All Nodes

All nodes must have range property.

  • range (number[]) is an array of two numbers. Both numbers are a 0-based index which is the position in the array of source code characters. The first is the start position of the node, the second is the end position of the node. code.slice(node.range[0], node.range[1]) must be the text of the node. This range does not include spaces/parentheses which are around the node.
  • loc (SourceLocation) must not be null. The loc property is defined as nullable by ESTree, but ESLint requires this property. The SourceLocation#source property can be undefined. ESLint does not use the SourceLocation#source property.

The parent property of all nodes must be rewritable. Before any rules have access to the AST, ESLint sets each node’s parent property to its parent node while traversing.

The Program Node

The Program node must have tokens and comments properties. Both properties are an array of the below Token interface.

interface Token {
    type: string;
    loc: SourceLocation;
    // See the "All Nodes" section for details of the `range` property.
    range: [number, number];
    value: string;
  • tokens (Token[]) is the array of tokens which affect the behavior of programs. Arbitrary spaces can exist between tokens, so rules check the Token#range to detect spaces between tokens. This must be sorted by Token#range[0].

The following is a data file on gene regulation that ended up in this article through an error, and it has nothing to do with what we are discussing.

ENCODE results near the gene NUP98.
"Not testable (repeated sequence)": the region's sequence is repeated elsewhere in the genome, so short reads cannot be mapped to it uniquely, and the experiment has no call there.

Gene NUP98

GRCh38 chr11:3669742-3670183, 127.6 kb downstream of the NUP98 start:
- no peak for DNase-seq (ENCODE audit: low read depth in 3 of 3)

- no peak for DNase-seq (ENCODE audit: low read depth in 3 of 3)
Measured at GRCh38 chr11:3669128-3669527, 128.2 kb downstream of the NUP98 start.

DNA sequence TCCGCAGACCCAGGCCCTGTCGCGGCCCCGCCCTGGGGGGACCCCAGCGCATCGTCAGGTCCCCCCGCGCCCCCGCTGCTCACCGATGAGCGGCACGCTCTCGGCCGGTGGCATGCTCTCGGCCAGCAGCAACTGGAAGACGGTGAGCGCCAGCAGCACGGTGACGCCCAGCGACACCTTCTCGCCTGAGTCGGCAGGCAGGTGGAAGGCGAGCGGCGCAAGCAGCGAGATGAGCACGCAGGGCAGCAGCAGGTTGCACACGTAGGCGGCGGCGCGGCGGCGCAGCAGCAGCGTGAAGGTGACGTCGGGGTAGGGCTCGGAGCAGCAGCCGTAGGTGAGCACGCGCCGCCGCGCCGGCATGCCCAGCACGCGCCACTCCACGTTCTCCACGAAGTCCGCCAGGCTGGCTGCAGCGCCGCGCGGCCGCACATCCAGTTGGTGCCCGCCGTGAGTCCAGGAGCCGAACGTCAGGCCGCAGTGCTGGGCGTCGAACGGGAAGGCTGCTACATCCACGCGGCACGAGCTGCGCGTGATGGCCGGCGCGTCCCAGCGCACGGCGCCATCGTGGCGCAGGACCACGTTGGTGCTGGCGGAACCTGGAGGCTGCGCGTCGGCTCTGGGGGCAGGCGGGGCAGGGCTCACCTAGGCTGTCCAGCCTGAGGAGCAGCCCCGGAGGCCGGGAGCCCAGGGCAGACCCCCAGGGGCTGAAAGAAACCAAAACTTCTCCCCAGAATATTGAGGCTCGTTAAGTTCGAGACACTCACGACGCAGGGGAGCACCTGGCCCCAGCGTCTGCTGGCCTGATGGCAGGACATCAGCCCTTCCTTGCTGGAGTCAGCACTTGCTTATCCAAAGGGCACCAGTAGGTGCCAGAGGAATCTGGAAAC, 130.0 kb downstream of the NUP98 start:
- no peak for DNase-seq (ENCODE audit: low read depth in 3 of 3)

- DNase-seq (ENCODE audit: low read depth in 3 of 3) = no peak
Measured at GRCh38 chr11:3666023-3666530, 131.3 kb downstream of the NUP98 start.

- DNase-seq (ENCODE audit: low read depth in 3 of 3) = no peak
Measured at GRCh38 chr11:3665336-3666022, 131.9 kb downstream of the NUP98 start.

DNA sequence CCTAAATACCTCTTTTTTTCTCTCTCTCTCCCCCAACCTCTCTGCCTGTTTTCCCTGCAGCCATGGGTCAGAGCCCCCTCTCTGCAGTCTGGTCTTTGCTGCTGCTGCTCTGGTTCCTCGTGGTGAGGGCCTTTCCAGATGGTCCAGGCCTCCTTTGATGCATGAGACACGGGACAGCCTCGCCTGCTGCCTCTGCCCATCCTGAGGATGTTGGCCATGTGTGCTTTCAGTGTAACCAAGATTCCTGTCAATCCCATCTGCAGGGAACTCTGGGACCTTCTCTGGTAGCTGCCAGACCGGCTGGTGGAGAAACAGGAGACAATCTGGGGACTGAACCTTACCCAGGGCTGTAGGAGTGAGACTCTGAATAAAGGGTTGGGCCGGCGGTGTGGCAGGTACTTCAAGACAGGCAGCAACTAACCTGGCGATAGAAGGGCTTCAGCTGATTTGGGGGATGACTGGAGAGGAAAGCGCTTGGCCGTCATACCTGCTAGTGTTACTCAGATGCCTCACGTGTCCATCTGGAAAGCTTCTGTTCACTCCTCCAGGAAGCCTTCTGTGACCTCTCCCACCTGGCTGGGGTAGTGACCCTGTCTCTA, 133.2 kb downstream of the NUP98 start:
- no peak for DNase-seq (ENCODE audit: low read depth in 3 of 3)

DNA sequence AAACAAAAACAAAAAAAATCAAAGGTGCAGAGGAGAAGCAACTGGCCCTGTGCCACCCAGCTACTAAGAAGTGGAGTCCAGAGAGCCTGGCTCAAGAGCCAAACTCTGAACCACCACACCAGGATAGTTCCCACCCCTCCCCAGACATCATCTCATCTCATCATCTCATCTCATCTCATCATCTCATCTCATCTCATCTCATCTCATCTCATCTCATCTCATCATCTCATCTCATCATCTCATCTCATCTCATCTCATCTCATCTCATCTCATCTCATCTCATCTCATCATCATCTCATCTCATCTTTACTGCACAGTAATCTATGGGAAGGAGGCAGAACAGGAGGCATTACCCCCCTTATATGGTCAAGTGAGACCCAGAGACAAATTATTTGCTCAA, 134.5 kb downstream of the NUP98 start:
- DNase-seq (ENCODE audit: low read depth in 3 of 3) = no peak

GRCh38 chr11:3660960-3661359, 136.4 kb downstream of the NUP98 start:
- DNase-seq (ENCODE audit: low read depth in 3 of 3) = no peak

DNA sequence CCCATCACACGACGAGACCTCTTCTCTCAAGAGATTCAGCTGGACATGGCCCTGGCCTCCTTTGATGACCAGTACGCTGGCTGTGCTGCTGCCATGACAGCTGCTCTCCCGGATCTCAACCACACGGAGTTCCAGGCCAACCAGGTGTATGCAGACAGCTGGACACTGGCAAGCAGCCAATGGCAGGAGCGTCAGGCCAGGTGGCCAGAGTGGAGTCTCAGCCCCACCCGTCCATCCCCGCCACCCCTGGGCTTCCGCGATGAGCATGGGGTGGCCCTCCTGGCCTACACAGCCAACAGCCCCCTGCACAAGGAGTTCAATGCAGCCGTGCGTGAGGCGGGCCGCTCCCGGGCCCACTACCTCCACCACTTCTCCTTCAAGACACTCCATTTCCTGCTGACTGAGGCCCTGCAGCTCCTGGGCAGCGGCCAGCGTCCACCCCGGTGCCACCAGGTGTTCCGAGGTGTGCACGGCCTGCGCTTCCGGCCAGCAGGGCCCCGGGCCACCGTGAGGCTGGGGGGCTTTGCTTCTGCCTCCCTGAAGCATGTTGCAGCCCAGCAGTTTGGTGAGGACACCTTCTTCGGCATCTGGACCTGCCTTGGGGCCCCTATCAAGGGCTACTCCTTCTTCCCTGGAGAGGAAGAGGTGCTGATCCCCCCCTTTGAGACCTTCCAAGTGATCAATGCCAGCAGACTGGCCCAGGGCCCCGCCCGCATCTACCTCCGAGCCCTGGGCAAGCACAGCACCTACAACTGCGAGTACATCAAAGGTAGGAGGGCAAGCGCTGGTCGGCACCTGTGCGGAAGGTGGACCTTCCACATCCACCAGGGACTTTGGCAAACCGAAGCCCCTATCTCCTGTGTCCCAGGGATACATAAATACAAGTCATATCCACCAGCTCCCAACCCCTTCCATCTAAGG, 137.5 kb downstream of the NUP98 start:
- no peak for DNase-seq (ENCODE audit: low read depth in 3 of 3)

• comments (Token[]) is the array of comment tokens. This must be sorted by Token#range[0].

The range indexes of all tokens and comments must not overlap with the range of other tokens and comments.

The Literal Node

The Literal node must have raw property.

  • raw (string) is the source code of this literal. This is the same as code.slice(node.range[0], node.range[1]).

Packaging a Custom Parser

To publish your custom parser to npm, perform the following:

  1. Create a custom parser following the Creating a Custom Parser section above.
  2. Create an npm package for the custom parser.
  3. In your package.json file, set the main field as the file that exports your custom parser.
  4. Publish the npm package.

For more information on publishing an npm package, refer to the npm documentation.

Once you’ve published the npm package, you can use it by adding the package to your project. For example:

npm install eslint-parser-myparser --save-dev

Then add the custom parser to your ESLint configuration file with the parser property. For example:

// .eslintrc.js

module.exports = {
  parser: 'eslint-parser-myparser',
  // ... rest of configuration

To learn more about using ESLint parsers in your project, refer to Configure a Parser.


For a complex example of a custom parser, refer to the @typescript-eslint/parser source code.

A simple custom parser that provides a method to rules.

// awesome-custom-parser.js
var espree = require("espree");
function parseForESLint(code, options) {
    return {
        ast: espree.parse(code, options),
        services: {
            foo: function() {
        scopeManager: null,
        visitorKeys: null

module.exports = { parseForESLint };

Include the custom parser in an ESLint configuration file:

// .eslintrc.json
    "parser": "./path/to/awesome-custom-parser.js"